OLAC Record

Title:Umbuŋ ‘Slit-drum’
Access Rights:Open (subject to agreeing to PDSC access conditions)
Bibliographic Citation:Darja Hoenigman (collector), Sipola Wambrumaŋ (performer), 2018. Umbuŋ ‘Slit-drum’ . TIFF/JPEG/MP4/MXF. DKH01-059_umbung at catalog.paradisec.org.au. https://dx.doi.org/10.26278/EBHJ-3W39
Contributor (compiler):Darja Hoenigman
Contributor (performer):Sipola Wambrumaŋ
Coverage (Box):northlimit=-4.16134; southlimit=-5.27824; westlimit=143.02; eastlimit=144.191
Coverage (ISO3166):PG
Date (W3CDTF):2018-08-15
Date Created (W3CDTF):2018-08-15
Description:Umbuŋ or TP garamut ‘slit-gong’ is an ideophone, made from the hollowed trunk of a tree with the same name. Umbuŋ, TP garamut (Vitex cofassus) is a tree with hard rot-resistant wood. It is also one of the few woods that are not eaten by termites. That is why we can see very old slit drums around in the villages, and in Awiakay land also in bush camps and in ancestral places. For the Awiakay, a slit-gong can be just an object, or it can embody a spirit, usually the main spirit of a clan’s men’s house. In such a case a slit-gong has a name, such as Wasim umbuŋa ‘Wasim spirit slit-gong’. In warfare times the Awiakay used to make cuts on their spirit slit-gongs, each cut representing a killed enemy. In this way the killed enemies were ‘offered’ to the spirit who’d given the Awiakay warriors the strength to kill them. In 2009 such marks could still be seen on the oldest slit-gong in the village. The spirits of slit-gongs remain present even if the physical object no longer exist. However, people can, at any point, decide to carve another slit-gong in place of an old or destroyed one, and perform a simple ritual in which to ‘redirect’ the spirit into the new slit-gong. People’s recent alienation from spirits (following the uptake of a Catholic charismatic movement in the mid 1990s) has also meant a decline in the importance of objects connected with the spirits. Apart from slit-gongs these were also bamboo flutes which were played in the men’s house during the initiation rite to represent the sound of spirits, and posts in the men’s house. Such objects have been left to decay, with new ones usually made just for everyday use. While communities of the Middle Sepik are renowned for elaborate wood carvings, Awiakay artifacts are less ornate. Only some older slit-gongs are elaborately carved, usually ones that are the embodiment of spirits and carry their names, while others have simpler (if any) carved designs. Slit-gongs are used both for signaling and in singsing (singing and dancing). The most common signal is that of an upcoming announcement, which reminds people to pay attention to what will be said. Another common signal calls people for a meeting, these days even for church services. However, slit-gongs are not only used for simple in-village announcements. As they can be heard far away, reaching far into the mountains in the south of Awiakay land, they can convey more elaborated messages to people in bush camps. Each totemic clan has its own drum signal, which is beaten on a slit drum to send a message to those who are in the forest. In addition to that, there are signals for men and for women, those announcing death, or the arrival of enemies. There are only few people left who know all the signals, people in a bushcamp sometimes misinterpret a slit-gong message from the village. However, they all recognise the sounds for death and danger, both of which mean that they must immediately return to the village. In the past, slit-gong signals were also used in post-mortem divination, when the spirit of the deceased was contacted in order to find out who was responsible for his or her death (for details on Awiakay slit-gong signals see Hoenigman 2007: 213-214; see also Telban 1998: 189-93). This string figure represents a slit-drum. Some makers ‘play’ it when the figure is finished, and then tell that they are now turning it into Wasim spirit drum. Images: 02: umbuŋ ‘slit drum’, final design of the string figure 03: Nason Olomaŋey with a slit drum Hoenigman, D. 2007. Language and Myth in Kanjimei, East Sepik Province, Papua New Guinea. MA thesis, Ljubljana: Institutum Studiorum Humanitatis, Ljubljana Graduate School of the Humanities. Telban, Borut. 1998. Dancing through Time: A Sepik Cosmology. Oxford: Oxford University Press. . Language as given: Awiakay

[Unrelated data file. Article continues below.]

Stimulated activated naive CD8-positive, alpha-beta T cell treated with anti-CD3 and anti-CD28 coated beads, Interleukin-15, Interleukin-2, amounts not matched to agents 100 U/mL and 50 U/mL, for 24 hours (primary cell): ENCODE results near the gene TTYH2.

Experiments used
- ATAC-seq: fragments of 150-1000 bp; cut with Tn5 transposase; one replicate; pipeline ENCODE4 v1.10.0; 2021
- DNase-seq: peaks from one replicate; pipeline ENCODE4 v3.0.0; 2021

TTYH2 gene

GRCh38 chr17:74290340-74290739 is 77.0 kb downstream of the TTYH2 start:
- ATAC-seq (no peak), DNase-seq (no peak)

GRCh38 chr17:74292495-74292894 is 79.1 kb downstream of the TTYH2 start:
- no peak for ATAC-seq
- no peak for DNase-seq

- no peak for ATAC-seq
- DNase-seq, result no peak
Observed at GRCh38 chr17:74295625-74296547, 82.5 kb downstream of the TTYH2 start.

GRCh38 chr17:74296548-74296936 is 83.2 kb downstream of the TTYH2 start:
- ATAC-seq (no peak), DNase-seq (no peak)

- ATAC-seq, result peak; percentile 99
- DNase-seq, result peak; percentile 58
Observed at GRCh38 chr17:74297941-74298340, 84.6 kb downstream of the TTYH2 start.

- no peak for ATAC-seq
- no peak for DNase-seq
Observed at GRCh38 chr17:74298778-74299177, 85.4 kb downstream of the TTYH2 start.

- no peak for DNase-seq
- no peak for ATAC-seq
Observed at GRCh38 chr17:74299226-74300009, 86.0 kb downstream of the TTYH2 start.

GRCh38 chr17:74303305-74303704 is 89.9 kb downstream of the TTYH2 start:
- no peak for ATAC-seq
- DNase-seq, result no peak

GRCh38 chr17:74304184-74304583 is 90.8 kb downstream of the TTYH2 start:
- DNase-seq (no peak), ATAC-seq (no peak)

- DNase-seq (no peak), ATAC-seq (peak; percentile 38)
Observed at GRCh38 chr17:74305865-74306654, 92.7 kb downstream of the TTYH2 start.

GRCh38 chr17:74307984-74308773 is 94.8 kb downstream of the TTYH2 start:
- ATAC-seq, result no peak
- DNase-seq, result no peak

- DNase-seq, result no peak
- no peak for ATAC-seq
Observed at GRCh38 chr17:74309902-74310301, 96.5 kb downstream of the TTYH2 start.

Format:Digitised: no Media: audiovisual recording
Identifier (URI):http://catalog.paradisec.org.au/repository/DKH01/059_umbung
Language:Tok Pisin
Language (ISO639):tpi
Rights:Open (subject to agreeing to PDSC access conditions)
Subject (OLAC):language_documentation
Table Of Contents (URI):http://catalog.paradisec.org.au/repository/DKH01/059_umbung/DKH01-059_umbung-01.tif
Type (DCMI):MovingImage


Archive:  Pacific And Regional Archive for Digital Sources in Endangered Cultures (PARADISEC)
Description:  http://www.language-archives.org/archive/paradisec.org.au
GetRecord:  OAI-PMH request for OLAC format
GetRecord:  Pre-generated XML file

OAI Info

OaiIdentifier:  oai:paradisec.org.au:DKH01-059_umbung
DateStamp:  2022-06-22
GetRecord:  OAI-PMH request for simple DC format

Search Info

Citation: Darja Hoenigman (compiler); Sipola Wambrumaŋ (performer). 2018. Pacific And Regional Archive for Digital Sources in Endangered Cultures (PARADISEC).
Terms: area_Pacific country_PG dcmi_MovingImage iso639_tpi olac_language_documentation

Up-to-date as of: Tue Nov 8 11:52:53 EST 2022